I respond: Right on! That’s my best guess too. Here’s a test: You go to a computer scientist, he put the “magic cap” on your head and uploads your personality into the computer’s Matrix-esque world. And, yep, right there on the computer screen is, well, YOU, and you are now telling your flesh-self, hey, it’s okay to die now! See? I’m in here and safe for all eternity! Now, given that scenario, who is going to put a bullet into their meathead with a smile? I don’t see any way for someone to put their identification onto that avatar and reject the meat-robot’s venue. Watch the movie, Multiplicity, to see how wrong headed it is to think identification is easily handled!

    Edg

  • Matt Robare February 25, 2007, 1:38

    I would just like to point out, in defense of Edg, the difference between fact and truth:

    Fact is that which has its origins in the physical universe. It has duration in time and extension in space. It is, so to speak, concrete. The cardboard box you thought about when you read those two words is not a fact, but the one that was shipped to you by UPS is.

    Truth is Absolute, Eternal, Unchanging. It is outside time and space and is usually incomprehensible except through mystical experience.

    Religion (is supposed to) deals with Truth, science (is supposed to) deals with fact. Truth is not something that can be measured, experimented on, or categorized. It just is.

    Read about Kantian metaphysics for more information.

    Moving right along, it seems to me that human genetic engineering is not desirable. According to Richard Dawkins morality has its origins in the genetic code and evolution (learning that cemented my belief in God, ironically enough) and so if we start tampering with human genetics we may end up with people without consciences.

    I would like to remind people that their is no universally accepted definition of intelligence. So superhuman intelligence is meaningless without a definition of intelligence. Is native, normal human intelligence any different then it was four thousand years ago? Probably not. What has changed is the level of knowledge that we have access to. That tells me that it’s not quantity of intelligence but quality of it.

  • ljk February 25, 2007, 12:50

    Without concrete evidence to the contrary, we could just as
    easily create humans through genetic manipulation who are
    superior to us morally as well as mentally.

    Perhaps you and others fear beings greater than us who will
    judge humanity and find us wanting? Or worse, not care less
    about a bunch of third order chimpanzees who have barely
    gotten off their tiny little planet.

  • David Ish-Shalom March 2, 2007, 15:20

    Edg,
    Albeit being a Transhumanist, I have a long standing faith that consciousness has predated reality as we know it, that reality has been derived from consciousness and not vice versa as is prevalent by current science and thus your post came to my soul as fresh water in the desert. thank you for your wise inspiration for that. Yet, we will be able to augment ourselves with the almost infinite tools of the evolved technology, toward the singularity, thus securing a conscious singularity and transcending humanity toward much higher realm of existence, so much closer to the Universal, Infinite Field – God.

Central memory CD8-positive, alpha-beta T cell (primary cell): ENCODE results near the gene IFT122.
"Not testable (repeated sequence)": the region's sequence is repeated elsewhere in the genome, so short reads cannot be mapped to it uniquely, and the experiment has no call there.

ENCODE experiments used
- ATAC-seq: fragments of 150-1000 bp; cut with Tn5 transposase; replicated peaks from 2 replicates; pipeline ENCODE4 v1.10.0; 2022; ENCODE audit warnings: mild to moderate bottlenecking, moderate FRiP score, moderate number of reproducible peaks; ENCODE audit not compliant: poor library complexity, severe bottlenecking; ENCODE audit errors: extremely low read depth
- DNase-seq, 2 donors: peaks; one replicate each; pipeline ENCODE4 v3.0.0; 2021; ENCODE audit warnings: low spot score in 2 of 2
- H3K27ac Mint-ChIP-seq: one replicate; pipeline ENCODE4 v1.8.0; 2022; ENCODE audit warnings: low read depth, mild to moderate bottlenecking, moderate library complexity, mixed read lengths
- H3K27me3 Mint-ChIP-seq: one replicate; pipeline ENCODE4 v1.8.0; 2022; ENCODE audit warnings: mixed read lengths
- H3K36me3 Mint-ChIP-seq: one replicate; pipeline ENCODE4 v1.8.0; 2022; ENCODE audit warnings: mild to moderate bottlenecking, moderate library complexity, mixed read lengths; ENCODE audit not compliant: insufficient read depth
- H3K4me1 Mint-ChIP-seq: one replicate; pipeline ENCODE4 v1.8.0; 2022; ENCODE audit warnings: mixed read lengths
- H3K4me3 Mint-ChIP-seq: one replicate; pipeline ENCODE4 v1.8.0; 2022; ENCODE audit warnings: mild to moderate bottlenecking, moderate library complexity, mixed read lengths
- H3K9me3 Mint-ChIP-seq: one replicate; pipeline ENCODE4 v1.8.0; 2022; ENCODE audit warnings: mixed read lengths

• ljk March 2, 2007, 15:36

    If humans were not hardwired to be social creatures,
    deeply dependent upon one another and craving meaning
    in this existence, no matter who or what the answer to
    that puzzle may be – would we be so focused on just
    *who* may have made the Cosmos and if they are
    still around watching over us?

    Can humanity truly handle the definite possibility that there
    is no Creator Being (for lack of a better not-too-theological
    word) and the Universe just happened without an underlying
    purpose?

    Even if there is such a being, their actions are so subtle and
    so many creatures on this planet are left to fend for themselves
    or die, perhaps we are better off focusing our efforts on taking
    better care of each other rather than hoping someone or something,
    be it a deity or advanced ETI, will come to our “rescue” before it
    is too late.

    We have all seen what happens when one culture asserts itself as the “rescuer” of another. I can easily see an alien species coming
    up with “salvation” plans that humanity would reject even if it mean
    the difference between our survival or extinction.

    If there is such a Creator Being (or Beings), the majority of
    human ideas and religions on the subject are likely WAY off.

  • ljk March 14, 2007, 11:39

    What If the Singularity Does NOT Happen?

    Vernor Vinge

    03/14/2007

    *************************

    It’s 2045 and nerds in old-folks
    homes are wandering around,
    scratching their heads, and asking
    plaintively, “But … but, where’s
    the Singularity?” Science fiction
    writer Vernor Vinge–who originated
    the concept of the technological
    Singularity–doesn’t think that will
    happen, but he explores three
    alternate scenarios, along with our
    “best hope for long-term
    survival”–self-sufficient,
    off-Earth settlements.

    http://www.kurzweilai.net/email/artRedirect.html?artID=696&m=25748

  • ljk April 3, 2007, 10:05

    Congress and the Singularity

    Responsible Nanotechnology Mar. 31, 2007

    *************************

    “Nanotechnology: The Future is
    Coming Sooner Than You Think” is the
    title of a new congressional report
    that predicts “dramatic
    breakthroughs will occur in diverse
    areas such as medicine,
    communications, computing, energy,
    and robotics…. Every exponential
    curve eventually reaches a point
    where the growth rate becomes almost